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Monday February 7 2022, 6pm GMT

Online Anonymity Should Be Banned

History &
Social Policy

Racist slurs, rape threats, sexual harassment. The internet is awash with vile abuse posted by anonymous trolls. The effect is to deter people – especially women and minorities who are most often the subject of attack – from engaging online for fear of the torrent of digital hatred that will ensue, not to mention actual physical attack. To many people there is a straightforward way to deal with this problem: we should remove the cloak of online anonymity by forcing social media companies to impose ID checks on users when they sign up. Users could still use pseudonyms when they communicate but if they engage in hate speech or incitement, their victims would have recourse to the law. 

That would be a mistake, claim those opposed to a ban on anonymity. Social media may appear to be a maelstrom of faceless trolls hurling abuse, but in myriad ways, they argue, the internet is still living up to its original promise to be a place where people can express themselves without judgment, whether it is a gay person from a strictly religious background exploring their indentity in a chatroom or an anxious teenager seeking support from a self-help forum. Online anonymity also allows whistle blowers and activists to speak out without fear of harmful consequences to themselves, and it enables undercover journalists to join groups and expose wrongdoing.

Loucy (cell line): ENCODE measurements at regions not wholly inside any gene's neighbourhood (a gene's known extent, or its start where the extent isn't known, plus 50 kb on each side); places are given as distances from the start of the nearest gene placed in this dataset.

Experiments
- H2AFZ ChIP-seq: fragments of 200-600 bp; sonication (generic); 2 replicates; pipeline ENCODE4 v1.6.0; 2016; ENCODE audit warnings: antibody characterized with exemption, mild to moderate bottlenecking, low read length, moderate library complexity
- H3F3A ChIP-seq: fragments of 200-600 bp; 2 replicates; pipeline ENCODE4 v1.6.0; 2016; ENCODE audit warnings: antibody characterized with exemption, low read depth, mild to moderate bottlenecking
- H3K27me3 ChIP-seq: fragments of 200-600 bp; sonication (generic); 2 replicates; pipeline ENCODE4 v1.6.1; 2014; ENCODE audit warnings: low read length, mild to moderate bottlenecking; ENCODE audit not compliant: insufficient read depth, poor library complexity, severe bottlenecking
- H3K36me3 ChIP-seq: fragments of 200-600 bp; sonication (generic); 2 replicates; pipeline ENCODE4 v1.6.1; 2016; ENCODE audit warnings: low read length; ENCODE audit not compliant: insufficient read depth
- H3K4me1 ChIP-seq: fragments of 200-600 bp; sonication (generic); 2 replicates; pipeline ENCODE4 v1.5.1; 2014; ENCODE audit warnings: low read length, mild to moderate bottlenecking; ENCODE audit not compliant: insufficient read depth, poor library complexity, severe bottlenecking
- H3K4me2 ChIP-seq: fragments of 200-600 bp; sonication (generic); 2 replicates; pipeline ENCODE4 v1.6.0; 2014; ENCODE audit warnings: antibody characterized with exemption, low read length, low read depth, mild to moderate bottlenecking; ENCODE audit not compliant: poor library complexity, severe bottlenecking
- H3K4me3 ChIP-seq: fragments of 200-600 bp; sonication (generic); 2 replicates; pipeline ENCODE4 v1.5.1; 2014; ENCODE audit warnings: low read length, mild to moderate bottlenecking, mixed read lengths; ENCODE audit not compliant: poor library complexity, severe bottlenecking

Would banning online anonymity help rein in the keyboard warriors of social media? Or would it destroy the very essence of the internet? Join us on February 7, hear the arguments and decide for yourself.

Event Name

Online Anonymity Should Be Banned


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Speakers for the motion
  • Margaret Hodge

    Labour MP, former Chair of the Public Accounts Committee and campaigner on women’s rights

Against the motion
  • Jamie Bartlett

    Author and expert on the politics of the internet

Chair
  • Manveen Rana

    Senior investigative journalist and host of The Times and Sunday Times flagship podcast Stories of Our Times


Location
  • Online event
Time
  • Monday 7 February 2022
  • 6pm to 7pm GMT



Speakers

For the motion

Margaret Hodge

Labour MP, former Chair of the Public Accounts Committee and campaigner on women’s rights


Labour MP for Barking and Dagenham since 1994. She held a number of ministerial roles in the last Labour government, with portfolios across education, work and pensions, business and culture, and she served as Chair of the Public Accounts Committee from 2010 to 2015. She identifies as an ethnic Jew, and has been a feminist and campaigner on women’s rights for as long as she can remember. Her exposure to antisemitic and misogynistic abuse online has led her to question the emphasis on freedom of speech as opposed to freedom from harm, with regard to online anonymity. She is a supporter of the government’s Online Harms Bill.
Against the motion

Jamie Bartlett

Author and expert on the politics of the internet


Author and expert on the politics of the internet. He is Director of the Centre for the Analysis of Social Media, a collaboration between the University of Sussex and the think tank Demos. He is the author of The Dark Net: Inside the Digital Underworld, Radicals: Outsiders Changing the World, and The People vs Tech. He presented the BBC series ‘Secrets of Silicon Valley’ and in 2019 he wrote and presented the hit BBC podcast series ‘The Missing Cryptoqueen’, which exposed the biggest ever cryptocurrency scandal. He has also turned the story into a book, which will be published in June 2022.
Chair

Manveen Rana

Senior investigative journalist and host of The Times and Sunday Times flagship podcast Stories of Our Times


Senior investigative journalist and host of The Times and Sunday Times flagship podcast Stories of Our Times. She was previously a broadcaster and reporter for BBC Radio 4's The Today Programme and The World at One.